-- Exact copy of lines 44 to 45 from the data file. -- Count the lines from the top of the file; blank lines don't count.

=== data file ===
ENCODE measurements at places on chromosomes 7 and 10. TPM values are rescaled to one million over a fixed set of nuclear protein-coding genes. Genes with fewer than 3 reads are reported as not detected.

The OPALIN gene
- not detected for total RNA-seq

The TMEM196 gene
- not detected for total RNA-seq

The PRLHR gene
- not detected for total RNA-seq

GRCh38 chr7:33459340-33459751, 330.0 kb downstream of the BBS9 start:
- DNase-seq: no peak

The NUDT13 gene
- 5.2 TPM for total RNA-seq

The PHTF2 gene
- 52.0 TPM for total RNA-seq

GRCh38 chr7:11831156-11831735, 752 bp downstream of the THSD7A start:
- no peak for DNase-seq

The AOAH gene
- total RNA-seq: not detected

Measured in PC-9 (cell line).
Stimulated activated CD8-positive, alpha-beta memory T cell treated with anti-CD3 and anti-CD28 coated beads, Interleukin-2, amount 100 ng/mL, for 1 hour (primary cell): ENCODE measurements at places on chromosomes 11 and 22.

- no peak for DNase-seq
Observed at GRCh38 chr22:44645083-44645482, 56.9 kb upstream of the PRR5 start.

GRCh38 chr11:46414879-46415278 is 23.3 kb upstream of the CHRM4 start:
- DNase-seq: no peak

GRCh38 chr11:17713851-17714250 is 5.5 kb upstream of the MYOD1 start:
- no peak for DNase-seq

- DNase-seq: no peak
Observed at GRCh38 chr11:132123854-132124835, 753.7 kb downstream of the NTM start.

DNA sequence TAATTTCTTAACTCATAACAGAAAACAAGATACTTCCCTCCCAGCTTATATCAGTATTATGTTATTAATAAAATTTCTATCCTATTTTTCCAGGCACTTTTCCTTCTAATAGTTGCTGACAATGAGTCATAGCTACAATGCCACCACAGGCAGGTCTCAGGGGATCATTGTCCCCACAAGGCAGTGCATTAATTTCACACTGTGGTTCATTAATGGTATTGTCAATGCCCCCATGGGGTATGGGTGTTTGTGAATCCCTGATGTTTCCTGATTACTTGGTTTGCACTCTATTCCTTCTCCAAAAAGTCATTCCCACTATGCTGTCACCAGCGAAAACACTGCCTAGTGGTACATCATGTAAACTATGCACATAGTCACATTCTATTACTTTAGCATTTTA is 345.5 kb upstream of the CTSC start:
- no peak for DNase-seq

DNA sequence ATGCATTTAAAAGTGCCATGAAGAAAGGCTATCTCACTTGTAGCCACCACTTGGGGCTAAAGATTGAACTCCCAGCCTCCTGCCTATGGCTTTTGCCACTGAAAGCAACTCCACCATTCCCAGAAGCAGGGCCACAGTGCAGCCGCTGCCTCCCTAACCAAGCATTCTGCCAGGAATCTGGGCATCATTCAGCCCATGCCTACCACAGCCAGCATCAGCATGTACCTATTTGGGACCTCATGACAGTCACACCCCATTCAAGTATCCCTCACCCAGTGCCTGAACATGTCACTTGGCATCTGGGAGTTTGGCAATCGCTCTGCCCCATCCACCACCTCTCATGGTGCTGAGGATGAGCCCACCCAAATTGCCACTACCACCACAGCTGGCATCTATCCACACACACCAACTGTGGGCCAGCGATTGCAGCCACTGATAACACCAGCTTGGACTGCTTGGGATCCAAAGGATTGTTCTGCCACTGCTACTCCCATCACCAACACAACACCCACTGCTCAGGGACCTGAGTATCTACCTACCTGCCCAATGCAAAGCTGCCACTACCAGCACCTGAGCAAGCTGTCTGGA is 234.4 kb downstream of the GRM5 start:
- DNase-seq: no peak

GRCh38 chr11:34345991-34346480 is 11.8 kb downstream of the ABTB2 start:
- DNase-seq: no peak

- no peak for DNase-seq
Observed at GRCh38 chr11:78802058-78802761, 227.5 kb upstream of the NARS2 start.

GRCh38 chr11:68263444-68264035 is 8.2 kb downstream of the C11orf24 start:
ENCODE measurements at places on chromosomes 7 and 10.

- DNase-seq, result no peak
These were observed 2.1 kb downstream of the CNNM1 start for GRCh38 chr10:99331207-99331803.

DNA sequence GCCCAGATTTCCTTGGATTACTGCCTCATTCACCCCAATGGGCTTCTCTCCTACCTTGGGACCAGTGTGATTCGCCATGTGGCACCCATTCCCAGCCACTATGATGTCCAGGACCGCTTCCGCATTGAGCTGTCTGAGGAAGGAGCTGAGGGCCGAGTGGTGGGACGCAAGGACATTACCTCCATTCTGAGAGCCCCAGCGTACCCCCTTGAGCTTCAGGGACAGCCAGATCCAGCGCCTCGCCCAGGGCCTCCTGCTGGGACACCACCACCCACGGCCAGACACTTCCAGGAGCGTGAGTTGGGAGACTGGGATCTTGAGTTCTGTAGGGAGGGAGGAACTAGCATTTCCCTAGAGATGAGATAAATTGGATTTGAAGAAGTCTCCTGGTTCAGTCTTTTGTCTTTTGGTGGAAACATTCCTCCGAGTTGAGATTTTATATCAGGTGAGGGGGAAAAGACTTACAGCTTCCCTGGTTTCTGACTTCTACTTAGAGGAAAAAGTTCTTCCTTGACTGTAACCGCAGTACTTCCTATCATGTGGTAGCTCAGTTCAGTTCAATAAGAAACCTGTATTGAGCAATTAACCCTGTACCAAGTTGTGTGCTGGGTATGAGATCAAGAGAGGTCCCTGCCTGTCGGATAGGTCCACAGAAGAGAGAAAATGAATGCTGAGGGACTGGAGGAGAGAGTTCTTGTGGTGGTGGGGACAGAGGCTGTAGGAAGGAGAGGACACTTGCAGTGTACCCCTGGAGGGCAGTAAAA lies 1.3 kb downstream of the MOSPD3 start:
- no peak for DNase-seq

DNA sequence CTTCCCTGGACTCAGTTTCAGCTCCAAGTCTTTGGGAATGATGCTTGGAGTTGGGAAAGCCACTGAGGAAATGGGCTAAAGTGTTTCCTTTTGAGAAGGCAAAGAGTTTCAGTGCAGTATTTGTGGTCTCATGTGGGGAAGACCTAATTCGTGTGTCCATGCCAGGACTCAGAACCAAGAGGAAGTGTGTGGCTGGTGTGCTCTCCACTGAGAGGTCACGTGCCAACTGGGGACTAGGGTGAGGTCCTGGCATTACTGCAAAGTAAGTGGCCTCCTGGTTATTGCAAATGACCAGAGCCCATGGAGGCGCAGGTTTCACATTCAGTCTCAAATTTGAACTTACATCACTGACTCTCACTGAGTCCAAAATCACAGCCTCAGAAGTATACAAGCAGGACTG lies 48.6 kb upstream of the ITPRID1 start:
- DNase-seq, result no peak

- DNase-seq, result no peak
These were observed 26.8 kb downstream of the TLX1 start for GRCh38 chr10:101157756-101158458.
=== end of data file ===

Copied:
- DNase-seq, result no peak
These were observed 26.8 kb downstream of the TLX1 start for GRCh38 chr10:101157756-101158458.